Glowork recently conducted a study that showed the majority of females in the Kingdom believe there are various job opportunities in the market, however the study also showed that they lacked the knowledge on how to apply for them. The Ministry of Labor has come up with several key initiatives during the past 3 years that has encouraged the private sector to start hiring more Saudis and this has led companies to consider gender equality in the workforce and start hiring more females. The Ministry set an example this past month when they hired a female CEO for one of their institutes the Saudi Skills Standards Company.
Sounds Great doesn’t it? So What are we missing?
Well what we are missing is the lack of job searching education in our institutions. When a female graduates, all she has in mind is her GPA and her volunteer work during her school period which she believes these items will secure her a job anywhere. However are we teaching our beloved Saudi sisters how to apply? Where to apply? What does the public and private sector expect from them? What should she expect from them? How to conduct interviews or do we even teach them how to write a CV?
The answer is NONE of the above.
We do have so many smart women out there with extremely high potential, yet they are not exposed to the practice of a work environment what so ever during their education and this has a snowball effect. In the west, from an early age at highschool, I remember being given a psychometric test, which basically is a 10 minute multiple choice sheet that outlines what sort of career path you would be suitable to undertake. The positives of such tests determine what majors are best to take during the university education period. What we currently have in the Kingdom is the majority of our sisters having to switch majors during the second or third year which dramatically affects their mindset, and delays their graduation and some students give up!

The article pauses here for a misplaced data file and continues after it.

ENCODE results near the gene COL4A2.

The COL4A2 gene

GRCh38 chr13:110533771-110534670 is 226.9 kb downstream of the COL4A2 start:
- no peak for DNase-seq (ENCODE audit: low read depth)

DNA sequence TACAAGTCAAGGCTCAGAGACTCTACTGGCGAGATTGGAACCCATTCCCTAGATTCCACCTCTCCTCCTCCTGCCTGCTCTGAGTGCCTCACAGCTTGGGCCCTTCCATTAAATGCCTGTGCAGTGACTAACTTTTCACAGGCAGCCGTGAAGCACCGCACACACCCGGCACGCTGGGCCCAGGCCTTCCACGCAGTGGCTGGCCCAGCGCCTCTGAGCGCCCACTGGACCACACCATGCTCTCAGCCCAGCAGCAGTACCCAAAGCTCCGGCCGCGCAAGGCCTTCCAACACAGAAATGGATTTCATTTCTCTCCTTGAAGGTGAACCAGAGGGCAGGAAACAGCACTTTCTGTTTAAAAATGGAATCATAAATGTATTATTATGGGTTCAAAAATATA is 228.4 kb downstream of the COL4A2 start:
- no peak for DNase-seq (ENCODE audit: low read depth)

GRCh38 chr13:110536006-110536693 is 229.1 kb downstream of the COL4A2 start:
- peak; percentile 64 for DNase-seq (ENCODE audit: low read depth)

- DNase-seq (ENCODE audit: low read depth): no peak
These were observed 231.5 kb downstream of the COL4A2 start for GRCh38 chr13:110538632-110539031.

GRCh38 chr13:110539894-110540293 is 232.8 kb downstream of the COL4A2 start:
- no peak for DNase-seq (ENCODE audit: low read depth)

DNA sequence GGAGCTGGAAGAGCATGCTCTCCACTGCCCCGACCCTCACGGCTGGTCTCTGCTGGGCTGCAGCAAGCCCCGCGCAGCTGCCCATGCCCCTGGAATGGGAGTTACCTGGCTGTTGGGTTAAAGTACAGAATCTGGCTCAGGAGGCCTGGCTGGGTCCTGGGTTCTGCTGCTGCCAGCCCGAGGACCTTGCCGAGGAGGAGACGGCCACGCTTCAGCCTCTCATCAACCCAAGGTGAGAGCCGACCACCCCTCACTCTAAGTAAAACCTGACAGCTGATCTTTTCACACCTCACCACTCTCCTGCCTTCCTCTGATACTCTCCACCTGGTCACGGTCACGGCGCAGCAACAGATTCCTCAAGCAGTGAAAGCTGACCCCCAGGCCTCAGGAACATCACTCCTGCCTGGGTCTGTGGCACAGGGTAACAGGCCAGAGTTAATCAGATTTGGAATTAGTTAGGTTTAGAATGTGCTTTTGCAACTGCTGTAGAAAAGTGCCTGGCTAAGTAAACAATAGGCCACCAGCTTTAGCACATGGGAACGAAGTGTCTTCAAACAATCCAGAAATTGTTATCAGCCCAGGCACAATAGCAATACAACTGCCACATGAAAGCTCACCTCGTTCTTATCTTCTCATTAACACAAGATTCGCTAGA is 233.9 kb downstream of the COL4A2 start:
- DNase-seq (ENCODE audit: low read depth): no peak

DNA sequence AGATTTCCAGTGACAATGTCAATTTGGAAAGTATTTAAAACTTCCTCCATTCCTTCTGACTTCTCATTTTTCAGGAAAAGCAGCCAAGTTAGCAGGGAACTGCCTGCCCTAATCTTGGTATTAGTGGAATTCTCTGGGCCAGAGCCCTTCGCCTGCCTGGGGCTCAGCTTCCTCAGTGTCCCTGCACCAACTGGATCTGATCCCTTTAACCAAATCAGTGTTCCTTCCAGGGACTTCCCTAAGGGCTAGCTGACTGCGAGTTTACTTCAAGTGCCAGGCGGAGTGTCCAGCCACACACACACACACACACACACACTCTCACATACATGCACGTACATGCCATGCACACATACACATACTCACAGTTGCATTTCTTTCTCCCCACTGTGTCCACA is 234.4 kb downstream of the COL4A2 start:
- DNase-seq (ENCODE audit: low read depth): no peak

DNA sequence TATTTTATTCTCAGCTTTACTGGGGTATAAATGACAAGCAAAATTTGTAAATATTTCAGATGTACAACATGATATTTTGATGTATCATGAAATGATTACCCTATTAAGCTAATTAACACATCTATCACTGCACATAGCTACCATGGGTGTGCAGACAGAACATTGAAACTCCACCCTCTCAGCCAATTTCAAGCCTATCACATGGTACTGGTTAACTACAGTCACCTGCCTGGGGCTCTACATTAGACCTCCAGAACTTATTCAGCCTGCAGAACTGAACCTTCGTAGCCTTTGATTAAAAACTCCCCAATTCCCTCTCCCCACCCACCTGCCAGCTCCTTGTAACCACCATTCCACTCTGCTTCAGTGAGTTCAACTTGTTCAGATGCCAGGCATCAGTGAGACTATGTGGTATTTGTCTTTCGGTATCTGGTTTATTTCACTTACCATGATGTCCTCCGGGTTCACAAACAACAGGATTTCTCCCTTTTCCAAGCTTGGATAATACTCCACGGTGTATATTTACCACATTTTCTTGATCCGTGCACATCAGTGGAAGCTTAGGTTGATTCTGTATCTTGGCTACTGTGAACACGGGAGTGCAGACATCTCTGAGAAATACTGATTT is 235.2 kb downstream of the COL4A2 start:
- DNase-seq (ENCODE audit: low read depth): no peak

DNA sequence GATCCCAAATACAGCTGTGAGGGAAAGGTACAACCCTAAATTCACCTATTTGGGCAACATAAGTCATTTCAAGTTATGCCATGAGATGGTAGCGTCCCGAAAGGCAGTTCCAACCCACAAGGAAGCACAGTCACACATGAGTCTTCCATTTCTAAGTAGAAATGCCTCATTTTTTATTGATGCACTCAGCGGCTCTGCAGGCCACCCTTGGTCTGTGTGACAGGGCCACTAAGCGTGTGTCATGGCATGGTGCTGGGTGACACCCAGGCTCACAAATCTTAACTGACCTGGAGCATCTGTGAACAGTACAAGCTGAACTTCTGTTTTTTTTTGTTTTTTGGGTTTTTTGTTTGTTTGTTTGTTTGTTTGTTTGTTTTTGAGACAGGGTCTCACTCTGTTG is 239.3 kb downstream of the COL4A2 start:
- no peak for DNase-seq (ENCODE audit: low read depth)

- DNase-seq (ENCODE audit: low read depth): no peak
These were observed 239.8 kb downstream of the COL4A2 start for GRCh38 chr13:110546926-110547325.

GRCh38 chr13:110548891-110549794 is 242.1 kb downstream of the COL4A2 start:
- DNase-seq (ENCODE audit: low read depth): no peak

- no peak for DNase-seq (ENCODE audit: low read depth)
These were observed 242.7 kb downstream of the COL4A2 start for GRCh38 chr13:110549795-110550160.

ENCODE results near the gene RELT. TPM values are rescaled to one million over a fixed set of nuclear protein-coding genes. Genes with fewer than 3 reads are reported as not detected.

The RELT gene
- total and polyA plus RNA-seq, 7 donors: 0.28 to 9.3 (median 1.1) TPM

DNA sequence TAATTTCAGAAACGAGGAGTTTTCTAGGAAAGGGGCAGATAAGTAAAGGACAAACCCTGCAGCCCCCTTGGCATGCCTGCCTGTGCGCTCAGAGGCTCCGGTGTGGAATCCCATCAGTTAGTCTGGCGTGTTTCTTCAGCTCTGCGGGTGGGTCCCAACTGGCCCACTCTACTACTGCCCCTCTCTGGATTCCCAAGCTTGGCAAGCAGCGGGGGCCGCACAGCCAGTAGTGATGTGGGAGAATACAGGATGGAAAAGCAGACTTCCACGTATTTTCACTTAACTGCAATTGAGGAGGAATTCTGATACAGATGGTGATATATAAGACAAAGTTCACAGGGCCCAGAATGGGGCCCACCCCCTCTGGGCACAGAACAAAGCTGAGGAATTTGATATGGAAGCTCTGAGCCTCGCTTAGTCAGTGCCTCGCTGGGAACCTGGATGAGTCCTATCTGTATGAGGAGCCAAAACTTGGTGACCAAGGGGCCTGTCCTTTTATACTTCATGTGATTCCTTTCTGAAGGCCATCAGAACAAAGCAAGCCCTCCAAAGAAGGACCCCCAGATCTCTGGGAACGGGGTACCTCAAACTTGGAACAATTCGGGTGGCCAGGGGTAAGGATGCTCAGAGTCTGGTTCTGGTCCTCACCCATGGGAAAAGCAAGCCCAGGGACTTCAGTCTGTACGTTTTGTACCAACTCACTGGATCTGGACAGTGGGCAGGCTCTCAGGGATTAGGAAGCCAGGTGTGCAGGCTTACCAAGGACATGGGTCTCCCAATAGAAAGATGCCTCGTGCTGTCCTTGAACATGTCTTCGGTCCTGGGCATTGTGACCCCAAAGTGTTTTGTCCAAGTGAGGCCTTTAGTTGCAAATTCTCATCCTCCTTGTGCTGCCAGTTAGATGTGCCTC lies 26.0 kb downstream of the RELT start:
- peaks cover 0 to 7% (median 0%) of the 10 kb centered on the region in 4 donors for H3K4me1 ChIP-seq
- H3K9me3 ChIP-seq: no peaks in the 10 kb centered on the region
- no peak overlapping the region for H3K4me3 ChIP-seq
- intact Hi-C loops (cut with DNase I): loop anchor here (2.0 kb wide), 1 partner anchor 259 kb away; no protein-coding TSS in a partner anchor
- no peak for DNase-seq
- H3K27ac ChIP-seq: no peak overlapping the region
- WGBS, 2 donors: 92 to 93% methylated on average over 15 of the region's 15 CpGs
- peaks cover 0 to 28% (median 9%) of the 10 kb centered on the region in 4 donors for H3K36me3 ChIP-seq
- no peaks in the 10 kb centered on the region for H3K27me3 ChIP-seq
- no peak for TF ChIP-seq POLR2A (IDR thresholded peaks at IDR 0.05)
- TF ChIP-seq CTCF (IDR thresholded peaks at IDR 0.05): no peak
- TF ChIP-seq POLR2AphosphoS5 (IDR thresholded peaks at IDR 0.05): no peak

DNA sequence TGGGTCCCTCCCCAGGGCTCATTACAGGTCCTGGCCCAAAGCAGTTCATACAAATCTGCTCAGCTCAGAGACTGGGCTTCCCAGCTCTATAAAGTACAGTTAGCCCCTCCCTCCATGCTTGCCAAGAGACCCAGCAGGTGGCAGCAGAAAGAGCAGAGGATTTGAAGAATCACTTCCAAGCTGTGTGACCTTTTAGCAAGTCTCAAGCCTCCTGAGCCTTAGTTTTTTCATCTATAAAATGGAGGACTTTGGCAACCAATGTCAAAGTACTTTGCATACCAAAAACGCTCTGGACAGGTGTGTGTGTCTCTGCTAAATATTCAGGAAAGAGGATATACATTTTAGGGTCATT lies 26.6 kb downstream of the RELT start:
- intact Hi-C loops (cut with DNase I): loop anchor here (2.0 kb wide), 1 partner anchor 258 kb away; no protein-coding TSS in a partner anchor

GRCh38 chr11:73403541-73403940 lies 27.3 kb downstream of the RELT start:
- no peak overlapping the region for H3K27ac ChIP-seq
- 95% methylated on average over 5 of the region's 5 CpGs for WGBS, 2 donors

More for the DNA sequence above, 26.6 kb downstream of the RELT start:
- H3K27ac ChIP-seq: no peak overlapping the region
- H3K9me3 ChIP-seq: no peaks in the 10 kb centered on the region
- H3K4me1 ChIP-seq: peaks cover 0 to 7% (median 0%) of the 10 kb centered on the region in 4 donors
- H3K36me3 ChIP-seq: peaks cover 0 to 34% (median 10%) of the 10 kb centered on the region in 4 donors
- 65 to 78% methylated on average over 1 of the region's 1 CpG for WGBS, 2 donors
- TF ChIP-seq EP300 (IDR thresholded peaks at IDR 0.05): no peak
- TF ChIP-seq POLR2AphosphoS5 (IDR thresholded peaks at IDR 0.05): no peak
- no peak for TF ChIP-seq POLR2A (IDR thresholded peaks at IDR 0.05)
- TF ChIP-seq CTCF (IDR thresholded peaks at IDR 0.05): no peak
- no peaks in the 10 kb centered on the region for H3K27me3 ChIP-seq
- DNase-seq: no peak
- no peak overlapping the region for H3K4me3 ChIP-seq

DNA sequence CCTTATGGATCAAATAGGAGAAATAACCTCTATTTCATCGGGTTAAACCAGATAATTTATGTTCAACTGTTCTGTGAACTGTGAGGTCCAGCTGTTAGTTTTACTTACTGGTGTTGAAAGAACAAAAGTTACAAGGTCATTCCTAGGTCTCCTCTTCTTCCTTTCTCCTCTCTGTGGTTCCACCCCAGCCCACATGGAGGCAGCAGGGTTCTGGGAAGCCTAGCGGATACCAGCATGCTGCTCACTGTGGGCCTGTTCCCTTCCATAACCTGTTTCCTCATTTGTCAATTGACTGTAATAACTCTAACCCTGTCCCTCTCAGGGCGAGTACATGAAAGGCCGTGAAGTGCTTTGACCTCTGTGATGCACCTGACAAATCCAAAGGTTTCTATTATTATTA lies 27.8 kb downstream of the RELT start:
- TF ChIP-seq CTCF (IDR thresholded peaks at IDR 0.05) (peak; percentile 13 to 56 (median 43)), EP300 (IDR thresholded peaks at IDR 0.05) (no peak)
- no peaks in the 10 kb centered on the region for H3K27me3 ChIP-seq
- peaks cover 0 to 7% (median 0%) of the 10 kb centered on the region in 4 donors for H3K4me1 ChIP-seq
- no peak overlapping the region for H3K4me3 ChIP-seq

I am not saying a small test would solve the whole employment problem, but the statistics shared on unemployment would definitely go down.
The majority of women wanting to graduate tend to want to work in the education sector. No harm in that, but in my opinion the only reason that is happening is because the only person they see throughout their four year period is their teacher and that's who inspires them and that's who they want to be.